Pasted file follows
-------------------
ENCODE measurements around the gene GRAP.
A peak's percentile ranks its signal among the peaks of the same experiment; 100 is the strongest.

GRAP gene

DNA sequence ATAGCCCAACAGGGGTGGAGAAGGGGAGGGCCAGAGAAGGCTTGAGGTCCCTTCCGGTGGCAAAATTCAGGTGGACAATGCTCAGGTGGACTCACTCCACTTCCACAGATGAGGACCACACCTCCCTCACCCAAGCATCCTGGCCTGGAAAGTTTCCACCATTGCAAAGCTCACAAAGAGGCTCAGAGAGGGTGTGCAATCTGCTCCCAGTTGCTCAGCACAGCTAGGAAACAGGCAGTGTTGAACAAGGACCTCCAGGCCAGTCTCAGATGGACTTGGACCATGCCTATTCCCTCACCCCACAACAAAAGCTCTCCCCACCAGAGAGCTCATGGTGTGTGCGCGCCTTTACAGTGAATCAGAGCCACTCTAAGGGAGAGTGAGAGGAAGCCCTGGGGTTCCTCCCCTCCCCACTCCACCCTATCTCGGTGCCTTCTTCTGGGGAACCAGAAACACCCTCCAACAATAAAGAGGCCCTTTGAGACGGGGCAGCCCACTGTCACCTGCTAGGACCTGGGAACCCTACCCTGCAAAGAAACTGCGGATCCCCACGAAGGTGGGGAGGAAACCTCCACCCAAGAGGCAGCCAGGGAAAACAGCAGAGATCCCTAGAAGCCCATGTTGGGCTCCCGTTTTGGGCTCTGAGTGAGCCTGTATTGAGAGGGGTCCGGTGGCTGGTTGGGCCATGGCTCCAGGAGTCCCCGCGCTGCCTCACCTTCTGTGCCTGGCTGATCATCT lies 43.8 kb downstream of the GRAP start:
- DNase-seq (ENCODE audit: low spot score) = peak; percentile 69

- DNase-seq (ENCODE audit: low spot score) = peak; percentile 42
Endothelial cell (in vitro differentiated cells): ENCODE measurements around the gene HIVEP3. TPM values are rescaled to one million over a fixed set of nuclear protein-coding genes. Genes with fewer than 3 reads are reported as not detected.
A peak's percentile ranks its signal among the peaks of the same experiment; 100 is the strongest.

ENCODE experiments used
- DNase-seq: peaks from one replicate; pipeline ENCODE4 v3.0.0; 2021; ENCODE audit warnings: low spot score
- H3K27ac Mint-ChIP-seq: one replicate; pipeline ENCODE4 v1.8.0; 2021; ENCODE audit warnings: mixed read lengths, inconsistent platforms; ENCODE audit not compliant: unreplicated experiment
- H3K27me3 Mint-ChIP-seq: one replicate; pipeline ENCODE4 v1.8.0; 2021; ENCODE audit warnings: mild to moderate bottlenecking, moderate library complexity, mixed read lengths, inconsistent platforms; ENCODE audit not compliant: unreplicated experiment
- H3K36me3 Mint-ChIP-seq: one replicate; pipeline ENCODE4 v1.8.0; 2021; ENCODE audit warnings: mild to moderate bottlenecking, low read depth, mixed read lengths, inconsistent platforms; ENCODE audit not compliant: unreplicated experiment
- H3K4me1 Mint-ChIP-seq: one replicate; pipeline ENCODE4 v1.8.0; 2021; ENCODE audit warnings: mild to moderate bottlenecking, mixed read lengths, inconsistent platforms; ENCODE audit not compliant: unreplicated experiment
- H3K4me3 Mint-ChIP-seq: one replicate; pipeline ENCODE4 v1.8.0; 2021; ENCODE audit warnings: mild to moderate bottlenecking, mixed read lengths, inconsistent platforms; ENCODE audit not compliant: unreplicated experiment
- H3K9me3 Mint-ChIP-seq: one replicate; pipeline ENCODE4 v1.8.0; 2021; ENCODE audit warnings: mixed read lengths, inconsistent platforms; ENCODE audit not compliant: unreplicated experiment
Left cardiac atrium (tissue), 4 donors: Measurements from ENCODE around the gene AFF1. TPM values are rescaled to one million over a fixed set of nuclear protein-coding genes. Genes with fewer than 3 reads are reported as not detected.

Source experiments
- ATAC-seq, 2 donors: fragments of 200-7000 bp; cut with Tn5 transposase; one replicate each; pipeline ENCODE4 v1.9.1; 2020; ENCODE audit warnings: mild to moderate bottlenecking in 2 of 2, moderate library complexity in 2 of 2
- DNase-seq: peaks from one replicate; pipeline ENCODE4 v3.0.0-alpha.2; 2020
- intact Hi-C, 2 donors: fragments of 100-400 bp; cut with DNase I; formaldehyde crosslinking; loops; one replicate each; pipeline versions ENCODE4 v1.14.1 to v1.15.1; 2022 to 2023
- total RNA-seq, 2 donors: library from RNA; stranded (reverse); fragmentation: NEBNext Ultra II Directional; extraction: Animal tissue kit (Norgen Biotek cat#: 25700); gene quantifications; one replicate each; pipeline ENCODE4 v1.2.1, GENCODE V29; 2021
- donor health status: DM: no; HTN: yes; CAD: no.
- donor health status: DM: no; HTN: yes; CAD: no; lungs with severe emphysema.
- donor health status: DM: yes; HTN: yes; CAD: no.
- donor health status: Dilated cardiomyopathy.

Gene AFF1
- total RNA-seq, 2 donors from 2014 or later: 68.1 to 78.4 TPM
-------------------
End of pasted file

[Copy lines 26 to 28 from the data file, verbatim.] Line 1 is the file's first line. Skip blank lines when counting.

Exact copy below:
- donor health status: Dilated cardiomyopathy.

Gene AFF1
- total RNA-seq, 2 donors from 2014 or later: 68.1 to 78.4 TPM